She was treated in an outpatient psychiatric clinic with sertraline 25mg per day for the first 4 days and then 50mg per day. On the next evaluation after 4 weeks, there was no significant reductions in her depressive symptoms, but she reported auditory hallucinations over the last 2 weeks. She was anxious, agitated and reported difficulties in concentration due to the “voices who threatened her”. Her psychiatric exam revealed also delusional ideas of reference (strangers were watching her and talking about her) and she became more reluctant to attend school. No manic symptoms were observed.
The sertraline was discontinued and olanzapine
5mg per day was introduced. After one week her psychotic symptoms gradually decreased and at the next evaluation, after one month until olanzapine was introduced, psychotic symptoms were completely resolved, but depressive symptoms had no significant improvement. Olanzapine was gradually stopped over the next week and escitalopram 10mg per day was started. Over the next 3 months, Mrs. P depressive symptoms improved significantly. No psychotic symptoms reappeared.
The appearance of psychotic symptoms after the administration of an antidepressant may have different causes and implications in the future prognosis of the patient.
In some cases, psychosis can be a natural progression of an underlying psychotic disorder (schizoaffective disorder or schizophrenia). Mrs. P has no family history of psychosis or depression but she must be followed up for as much as possible throughout the course of her affective disorder. Bipolar disorder often presents initially with one or more episodes of major depression with or without psychotic symptoms and the first episode of mania or hypomania may appear during treatment with an antidepressant. Mania can easily resemble psychosis in some cases. DSM-5 now consider that elevated mood induced by antidepressant can justify the diagnosis of bipolar disorder. This switching is particularly common among juvenile and young adults exposed to treatment with an antidepressant (8). However, clinical presentation of our patient was not suggestive for a manic episode, but follow up is necessary to exclude the emergence of mania at a future date and consequentially a change of diagnosis.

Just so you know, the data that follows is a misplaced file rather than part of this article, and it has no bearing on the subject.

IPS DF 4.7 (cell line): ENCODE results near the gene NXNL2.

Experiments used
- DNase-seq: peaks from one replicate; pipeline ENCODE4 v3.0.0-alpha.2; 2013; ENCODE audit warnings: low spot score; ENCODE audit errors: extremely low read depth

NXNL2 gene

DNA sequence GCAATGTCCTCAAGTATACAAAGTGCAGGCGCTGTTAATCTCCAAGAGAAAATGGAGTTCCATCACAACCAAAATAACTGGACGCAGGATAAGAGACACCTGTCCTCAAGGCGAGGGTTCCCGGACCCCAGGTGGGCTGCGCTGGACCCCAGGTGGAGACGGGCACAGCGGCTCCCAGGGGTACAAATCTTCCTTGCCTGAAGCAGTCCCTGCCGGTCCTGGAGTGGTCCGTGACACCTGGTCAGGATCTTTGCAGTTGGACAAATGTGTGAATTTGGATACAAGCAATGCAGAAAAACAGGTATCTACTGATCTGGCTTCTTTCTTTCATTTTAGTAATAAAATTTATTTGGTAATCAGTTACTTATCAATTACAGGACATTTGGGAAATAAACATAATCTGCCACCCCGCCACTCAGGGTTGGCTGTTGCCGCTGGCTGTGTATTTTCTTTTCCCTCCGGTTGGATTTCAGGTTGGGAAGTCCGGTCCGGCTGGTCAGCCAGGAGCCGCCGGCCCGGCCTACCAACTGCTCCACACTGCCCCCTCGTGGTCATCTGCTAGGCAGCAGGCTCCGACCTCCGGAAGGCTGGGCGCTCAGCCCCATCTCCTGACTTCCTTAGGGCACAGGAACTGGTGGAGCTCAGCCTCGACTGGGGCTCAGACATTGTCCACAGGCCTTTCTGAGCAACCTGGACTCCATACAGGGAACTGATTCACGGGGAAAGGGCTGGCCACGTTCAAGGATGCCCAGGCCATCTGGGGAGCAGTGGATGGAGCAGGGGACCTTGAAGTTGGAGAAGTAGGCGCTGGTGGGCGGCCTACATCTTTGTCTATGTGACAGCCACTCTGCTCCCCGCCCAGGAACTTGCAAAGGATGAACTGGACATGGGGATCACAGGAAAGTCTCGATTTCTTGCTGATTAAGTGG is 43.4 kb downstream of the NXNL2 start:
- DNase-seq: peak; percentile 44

Psychotic symptoms following administration of an antidepressant may be due to an underlying medical condition, which was not yet identified or didn’t express itself. Withdrawal from a psychoactive substance or use of a psychoactive substance may be implicated. Our patient denied any psychoactive substance use and any other medical condition was not identified.
Another possible cause of psychosis in a patient receiving antidepressant medication is pharmacokinetic interaction with other drugs the patient is taking. The possible interaction can be extensive. In our case, the patient only received the antidepressant.
In our patient the appearance of psychotic symptoms following administration of sertraline and their immediate disappearance after its discontinuation may suggest that sertraline induce the psychotic symptoms. No psychotic symptoms reappeared over the next 3 months.
However, sertraline was not reintroduced to patient and escitalopram was administrated for the following months.
Follow-up of the patient for an extended period of time will be necessary in this case.
The mechanism by which antidepressants (in our case sertraline) may lead to psychosis is still unknown and future investigations will determine their role. A caution approach may be necessary in starting antidepressant in a new patient with depression if one or more of the above clinical factors are present.